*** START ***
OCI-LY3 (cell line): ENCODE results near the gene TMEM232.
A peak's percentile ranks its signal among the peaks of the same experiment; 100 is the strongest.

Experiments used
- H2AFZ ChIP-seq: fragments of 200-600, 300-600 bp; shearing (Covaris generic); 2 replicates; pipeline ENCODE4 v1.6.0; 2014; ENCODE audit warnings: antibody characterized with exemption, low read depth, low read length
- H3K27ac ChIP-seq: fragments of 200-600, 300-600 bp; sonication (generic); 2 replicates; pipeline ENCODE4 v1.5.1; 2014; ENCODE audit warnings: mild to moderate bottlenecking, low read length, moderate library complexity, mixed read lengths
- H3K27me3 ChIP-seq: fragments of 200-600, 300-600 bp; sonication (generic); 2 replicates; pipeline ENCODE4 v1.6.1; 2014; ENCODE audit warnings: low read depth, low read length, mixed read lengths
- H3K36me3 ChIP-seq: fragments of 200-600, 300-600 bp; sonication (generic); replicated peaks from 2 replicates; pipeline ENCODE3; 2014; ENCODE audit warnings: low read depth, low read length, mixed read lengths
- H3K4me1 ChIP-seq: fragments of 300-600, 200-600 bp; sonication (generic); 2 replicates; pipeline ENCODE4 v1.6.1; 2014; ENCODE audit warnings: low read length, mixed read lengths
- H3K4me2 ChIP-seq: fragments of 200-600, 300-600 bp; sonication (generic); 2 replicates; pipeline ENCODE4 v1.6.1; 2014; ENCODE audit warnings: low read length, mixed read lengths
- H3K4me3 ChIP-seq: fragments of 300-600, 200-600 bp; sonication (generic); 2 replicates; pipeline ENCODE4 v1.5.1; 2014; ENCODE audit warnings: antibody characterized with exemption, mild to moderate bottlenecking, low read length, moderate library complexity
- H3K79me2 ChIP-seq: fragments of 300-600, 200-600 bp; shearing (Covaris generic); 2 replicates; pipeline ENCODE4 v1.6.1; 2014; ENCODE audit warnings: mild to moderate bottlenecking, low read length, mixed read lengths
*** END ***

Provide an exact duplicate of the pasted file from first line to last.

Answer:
OCI-LY3 (cell line): ENCODE results near the gene TMEM232.
A peak's percentile ranks its signal among the peaks of the same experiment; 100 is the strongest.

Experiments used
- H2AFZ ChIP-seq: fragments of 200-600, 300-600 bp; shearing (Covaris generic); 2 replicates; pipeline ENCODE4 v1.6.0; 2014; ENCODE audit warnings: antibody characterized with exemption, low read depth, low read length
- H3K27ac ChIP-seq: fragments of 200-600, 300-600 bp; sonication (generic); 2 replicates; pipeline ENCODE4 v1.5.1; 2014; ENCODE audit warnings: mild to moderate bottlenecking, low read length, moderate library complexity, mixed read lengths
- H3K27me3 ChIP-seq: fragments of 200-600, 300-600 bp; sonication (generic); 2 replicates; pipeline ENCODE4 v1.6.1; 2014; ENCODE audit warnings: low read depth, low read length, mixed read lengths
- H3K36me3 ChIP-seq: fragments of 200-600, 300-600 bp; sonication (generic); replicated peaks from 2 replicates; pipeline ENCODE3; 2014; ENCODE audit warnings: low read depth, low read length, mixed read lengths
- H3K4me1 ChIP-seq: fragments of 300-600, 200-600 bp; sonication (generic); 2 replicates; pipeline ENCODE4 v1.6.1; 2014; ENCODE audit warnings: low read length, mixed read lengths
- H3K4me2 ChIP-seq: fragments of 200-600, 300-600 bp; sonication (generic); 2 replicates; pipeline ENCODE4 v1.6.1; 2014; ENCODE audit warnings: low read length, mixed read lengths
- H3K4me3 ChIP-seq: fragments of 300-600, 200-600 bp; sonication (generic); 2 replicates; pipeline ENCODE4 v1.5.1; 2014; ENCODE audit warnings: antibody characterized with exemption, mild to moderate bottlenecking, low read length, moderate library complexity
- H3K79me2 ChIP-seq: fragments of 300-600, 200-600 bp; shearing (Covaris generic); 2 replicates; pipeline ENCODE4 v1.6.1; 2014; ENCODE audit warnings: mild to moderate bottlenecking, low read length, mixed read lengths